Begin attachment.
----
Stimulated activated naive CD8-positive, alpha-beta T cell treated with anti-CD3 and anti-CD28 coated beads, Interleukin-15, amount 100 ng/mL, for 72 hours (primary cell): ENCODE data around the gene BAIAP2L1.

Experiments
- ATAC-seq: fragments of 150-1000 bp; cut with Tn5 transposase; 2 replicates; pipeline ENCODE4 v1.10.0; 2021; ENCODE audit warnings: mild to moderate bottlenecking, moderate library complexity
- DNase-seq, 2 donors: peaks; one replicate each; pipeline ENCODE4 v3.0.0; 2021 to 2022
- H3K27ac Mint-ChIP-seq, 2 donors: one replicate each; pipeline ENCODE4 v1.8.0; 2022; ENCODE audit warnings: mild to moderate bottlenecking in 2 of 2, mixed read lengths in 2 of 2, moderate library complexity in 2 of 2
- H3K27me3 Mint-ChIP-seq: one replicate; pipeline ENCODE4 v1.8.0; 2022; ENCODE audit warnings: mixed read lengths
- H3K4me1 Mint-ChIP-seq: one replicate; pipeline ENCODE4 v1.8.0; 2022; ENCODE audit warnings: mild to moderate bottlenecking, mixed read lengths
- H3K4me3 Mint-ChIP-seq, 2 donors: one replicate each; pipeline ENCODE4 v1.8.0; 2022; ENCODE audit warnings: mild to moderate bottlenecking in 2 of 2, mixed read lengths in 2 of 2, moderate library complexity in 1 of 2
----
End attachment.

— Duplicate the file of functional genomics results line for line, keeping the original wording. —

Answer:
Stimulated activated naive CD8-positive, alpha-beta T cell treated with anti-CD3 and anti-CD28 coated beads, Interleukin-15, amount 100 ng/mL, for 72 hours (primary cell): ENCODE data around the gene BAIAP2L1.

Experiments
- ATAC-seq: fragments of 150-1000 bp; cut with Tn5 transposase; 2 replicates; pipeline ENCODE4 v1.10.0; 2021; ENCODE audit warnings: mild to moderate bottlenecking, moderate library complexity
- DNase-seq, 2 donors: peaks; one replicate each; pipeline ENCODE4 v3.0.0; 2021 to 2022
- H3K27ac Mint-ChIP-seq, 2 donors: one replicate each; pipeline ENCODE4 v1.8.0; 2022; ENCODE audit warnings: mild to moderate bottlenecking in 2 of 2, mixed read lengths in 2 of 2, moderate library complexity in 2 of 2
- H3K27me3 Mint-ChIP-seq: one replicate; pipeline ENCODE4 v1.8.0; 2022; ENCODE audit warnings: mixed read lengths
- H3K4me1 Mint-ChIP-seq: one replicate; pipeline ENCODE4 v1.8.0; 2022; ENCODE audit warnings: mild to moderate bottlenecking, mixed read lengths
- H3K4me3 Mint-ChIP-seq, 2 donors: one replicate each; pipeline ENCODE4 v1.8.0; 2022; ENCODE audit warnings: mild to moderate bottlenecking in 2 of 2, mixed read lengths in 2 of 2, moderate library complexity in 1 of 2